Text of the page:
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Differing leukocyte gene expression profiles associated with fatigue in patients with prostate cancer versus chronic fatigue syndrome

  [ 4 votes ]   [ 1 Comment ]
By K. C. Light et al. • www.ProHealth.com • October 16, 2013

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Editor's Comment: In this study, the researchers implicated a peptide named Diazepam Binding Inhibitor (DBI) as a source of fatigue in patients receiving androgen deprivation therapy for prostate cancer, and in patients with ME/CFS. DBI is a natural GABA-A inverse agonist, that is, it produces the opposite effects of anxiolytics (e.g. Valium). Subjects injected with synthetic DBI experience sweating, nausea, palpitations, tightness in the chest, restlessness and generalized anxiety. Certain steroids, among which is DHEA, the precursor to estrogen, bind to GABA-A receptors, producing effects similar to anxiolytics. Other hormones, such as pregnenolone, the precursor to progesterone, have effects similar to DBI. The implication of this study for ME/CFS patients is that increased DBI not only is related to heightened anxiety states (i.e. upregulated sympathetic activity), but to fatigue as well.

By K. C. Light et al.

Abstract

BACKGROUND: Androgen deprivation therapy (ADT) often worsens fatigue in patients with prostate cancer, producing symptoms similar to chronic fatigue syndrome (CFS). Comparing expression (mRNA) of many fatigue-related genes in patients with ADT-treated prostate cancer versus with CFS versus healthy controls, and correlating mRNA with fatigue severity may clarify the differing pathways underlying fatigue in these conditions.

METHODS: Quantitative real-time PCR was performed on leukocytes from 30 fatigued, ADT-treated prostate cancer patients (PCF), 39 patients with CFS and 22 controls aged 40-79, together with ratings of fatigue and pain severity. 46 genes from these pathways were included: (1) adrenergic/monoamine/neuropeptides, (2) immune, (3) metabolite-detecting, (4) mitochondrial/energy, (5) transcription factors.

RESULTS: PCF patients showed higher expression than controls or CFS of 2 immune transcription genes (NR3C1 and TLR4), chemokine CXCR4, and mitochondrial gene SOD2. They showed lower expression of 2 vasodilation-related genes (ADRB2 and VIPR2), 2 cytokines (TNF and LTA), and 2 metabolite-detecting receptors (ASIC3 and P2RX7). CFS patients showed higher P2RX7 and lower HSPA2 versus controls and PCF. Correlations with fatigue severity were similar in PCF and CFS for only DBI, the GABA-A receptor modulator (r=-0.50, p<0.005 and r=-0.34, p<0.05). Purinergic P2RY1 was correlated only with PCF fatigue and pain severity (r=+0.43 and +0.59, p=0.025 and p=0.001).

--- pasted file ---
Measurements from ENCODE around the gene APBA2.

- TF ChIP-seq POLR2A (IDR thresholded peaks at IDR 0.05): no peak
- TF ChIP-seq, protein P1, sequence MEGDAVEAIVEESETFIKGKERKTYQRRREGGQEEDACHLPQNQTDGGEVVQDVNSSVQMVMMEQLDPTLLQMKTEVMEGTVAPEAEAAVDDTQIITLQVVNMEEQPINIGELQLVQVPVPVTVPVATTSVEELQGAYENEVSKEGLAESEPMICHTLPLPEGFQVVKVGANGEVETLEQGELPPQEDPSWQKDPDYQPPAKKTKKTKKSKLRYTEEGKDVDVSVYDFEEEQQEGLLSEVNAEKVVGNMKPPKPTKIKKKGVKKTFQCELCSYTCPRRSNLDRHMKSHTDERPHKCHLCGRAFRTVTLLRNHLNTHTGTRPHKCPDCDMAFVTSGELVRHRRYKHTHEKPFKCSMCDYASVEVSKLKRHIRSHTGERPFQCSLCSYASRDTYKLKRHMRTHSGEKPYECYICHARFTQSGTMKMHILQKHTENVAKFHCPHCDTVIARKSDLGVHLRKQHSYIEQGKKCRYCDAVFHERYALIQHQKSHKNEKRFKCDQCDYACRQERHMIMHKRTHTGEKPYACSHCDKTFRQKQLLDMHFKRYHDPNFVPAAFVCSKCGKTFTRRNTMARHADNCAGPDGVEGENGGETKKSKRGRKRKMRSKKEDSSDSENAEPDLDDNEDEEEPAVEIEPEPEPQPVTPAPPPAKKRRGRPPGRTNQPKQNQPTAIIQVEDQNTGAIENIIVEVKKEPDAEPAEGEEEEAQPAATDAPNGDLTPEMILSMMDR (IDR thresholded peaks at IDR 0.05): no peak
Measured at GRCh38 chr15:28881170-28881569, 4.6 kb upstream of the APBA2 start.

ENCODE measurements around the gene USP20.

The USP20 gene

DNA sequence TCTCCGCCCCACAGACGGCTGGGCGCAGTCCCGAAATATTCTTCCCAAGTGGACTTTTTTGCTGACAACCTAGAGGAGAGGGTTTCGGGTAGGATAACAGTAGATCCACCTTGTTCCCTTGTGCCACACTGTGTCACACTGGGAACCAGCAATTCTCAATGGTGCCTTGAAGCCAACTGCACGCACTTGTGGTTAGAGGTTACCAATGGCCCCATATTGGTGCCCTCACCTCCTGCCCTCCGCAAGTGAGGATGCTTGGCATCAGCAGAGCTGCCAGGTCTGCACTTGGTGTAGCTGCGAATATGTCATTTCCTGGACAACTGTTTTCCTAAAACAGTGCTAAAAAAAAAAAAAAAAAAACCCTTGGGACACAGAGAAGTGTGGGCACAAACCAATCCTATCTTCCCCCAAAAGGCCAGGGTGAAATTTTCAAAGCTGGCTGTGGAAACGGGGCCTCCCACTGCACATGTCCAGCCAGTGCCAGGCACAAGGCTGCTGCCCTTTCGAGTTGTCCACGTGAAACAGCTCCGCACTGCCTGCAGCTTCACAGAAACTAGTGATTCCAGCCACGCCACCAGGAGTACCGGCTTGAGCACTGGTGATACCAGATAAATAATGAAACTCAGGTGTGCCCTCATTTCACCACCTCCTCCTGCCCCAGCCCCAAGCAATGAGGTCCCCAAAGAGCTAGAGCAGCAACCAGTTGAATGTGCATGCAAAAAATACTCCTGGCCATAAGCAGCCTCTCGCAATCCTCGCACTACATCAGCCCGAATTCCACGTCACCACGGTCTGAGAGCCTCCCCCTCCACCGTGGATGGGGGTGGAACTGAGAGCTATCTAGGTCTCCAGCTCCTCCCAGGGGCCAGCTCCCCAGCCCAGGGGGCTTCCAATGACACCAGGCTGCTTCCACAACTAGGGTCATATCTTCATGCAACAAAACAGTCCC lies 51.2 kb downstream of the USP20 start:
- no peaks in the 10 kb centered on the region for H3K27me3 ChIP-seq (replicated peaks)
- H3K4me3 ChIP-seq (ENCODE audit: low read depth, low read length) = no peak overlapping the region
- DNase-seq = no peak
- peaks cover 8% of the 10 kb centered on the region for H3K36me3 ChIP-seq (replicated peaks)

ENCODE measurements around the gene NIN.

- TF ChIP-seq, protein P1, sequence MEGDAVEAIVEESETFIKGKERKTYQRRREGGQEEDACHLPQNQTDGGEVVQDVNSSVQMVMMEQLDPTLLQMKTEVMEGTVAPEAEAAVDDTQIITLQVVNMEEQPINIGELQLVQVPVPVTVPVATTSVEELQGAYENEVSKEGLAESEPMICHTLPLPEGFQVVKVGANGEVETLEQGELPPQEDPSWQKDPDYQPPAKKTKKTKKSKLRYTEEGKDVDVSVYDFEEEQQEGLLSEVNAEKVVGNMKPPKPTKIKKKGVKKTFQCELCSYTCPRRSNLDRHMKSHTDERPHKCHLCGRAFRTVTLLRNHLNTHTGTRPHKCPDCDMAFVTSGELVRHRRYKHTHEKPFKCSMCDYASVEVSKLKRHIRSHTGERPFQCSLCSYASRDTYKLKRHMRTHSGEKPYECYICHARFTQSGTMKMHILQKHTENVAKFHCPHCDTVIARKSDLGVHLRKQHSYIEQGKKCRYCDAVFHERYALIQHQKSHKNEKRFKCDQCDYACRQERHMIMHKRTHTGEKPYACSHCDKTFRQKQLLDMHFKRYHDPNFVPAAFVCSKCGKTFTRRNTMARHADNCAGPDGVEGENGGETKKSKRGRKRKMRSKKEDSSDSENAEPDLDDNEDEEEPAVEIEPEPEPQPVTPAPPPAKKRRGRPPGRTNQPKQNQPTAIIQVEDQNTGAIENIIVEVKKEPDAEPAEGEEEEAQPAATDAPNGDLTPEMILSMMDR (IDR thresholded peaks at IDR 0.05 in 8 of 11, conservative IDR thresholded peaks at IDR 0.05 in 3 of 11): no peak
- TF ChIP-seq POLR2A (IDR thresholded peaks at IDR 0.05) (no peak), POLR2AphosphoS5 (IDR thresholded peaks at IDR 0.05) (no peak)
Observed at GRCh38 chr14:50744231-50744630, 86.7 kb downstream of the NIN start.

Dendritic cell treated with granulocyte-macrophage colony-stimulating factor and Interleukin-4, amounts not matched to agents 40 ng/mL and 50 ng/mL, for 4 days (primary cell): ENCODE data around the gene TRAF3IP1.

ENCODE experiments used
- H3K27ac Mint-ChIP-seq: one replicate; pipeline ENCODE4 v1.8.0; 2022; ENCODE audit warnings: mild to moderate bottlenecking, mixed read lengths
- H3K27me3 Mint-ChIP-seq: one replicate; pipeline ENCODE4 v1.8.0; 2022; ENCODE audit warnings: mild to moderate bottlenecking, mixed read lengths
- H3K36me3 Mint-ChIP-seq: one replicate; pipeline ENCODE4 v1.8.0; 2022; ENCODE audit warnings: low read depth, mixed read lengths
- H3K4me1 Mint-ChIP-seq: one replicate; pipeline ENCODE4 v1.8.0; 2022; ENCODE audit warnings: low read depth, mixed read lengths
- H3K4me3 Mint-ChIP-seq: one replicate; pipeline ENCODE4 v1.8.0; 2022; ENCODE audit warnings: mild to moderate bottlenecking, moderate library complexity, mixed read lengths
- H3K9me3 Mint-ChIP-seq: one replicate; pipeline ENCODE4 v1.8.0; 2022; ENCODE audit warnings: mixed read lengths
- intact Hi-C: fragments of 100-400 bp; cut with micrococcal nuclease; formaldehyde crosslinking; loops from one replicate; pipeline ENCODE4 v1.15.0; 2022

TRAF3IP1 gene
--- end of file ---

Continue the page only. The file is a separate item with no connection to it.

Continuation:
CONCLUSIONS: PCF patients differed from controls and CFS in mean expression of 10 genes from all 5 pathways. Correlations with fatigue severity implicated DBI for both patient groups and P2RY1 for PCF only. These pathways may provide new targets for interventions to reduce fatigue.

Copyright © 2013 Elsevier Ltd. All rights reserved.

Source: Psychoneuroendocrinology. 2013 Sep 6. pii: S0306-4530(13)00297-7. doi: 10.1016/j.psyneuen.2013.08.008. [Epub ahead of print]. Light KC, Agarwal N, Iacob E, White AT, Kinney AY, Vanhaitsma TA, Aizad H, Hughen RW, Bateman L, Light AR.Department of Anesthesiology, University of Utah Health Sciences Center, Salt Lake City, UT, USA. Electronic address: kathleen.c.light@hsc.utah.edu.



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Translation greatly appreciated
Posted by: sPeeDeeBee
Oct 21, 2013
Thanks indeed for the editor's commentary preceding the introduction to this paper. Not surprisingly, understanding a condition as central to core metabolism as CFS/ME seems to be is going to require integrating detailed knowledge across a broad spectrum of scientific disciplines--and their related jargons. As my father was wont to say, "It's tough telling the players without a scorecard."
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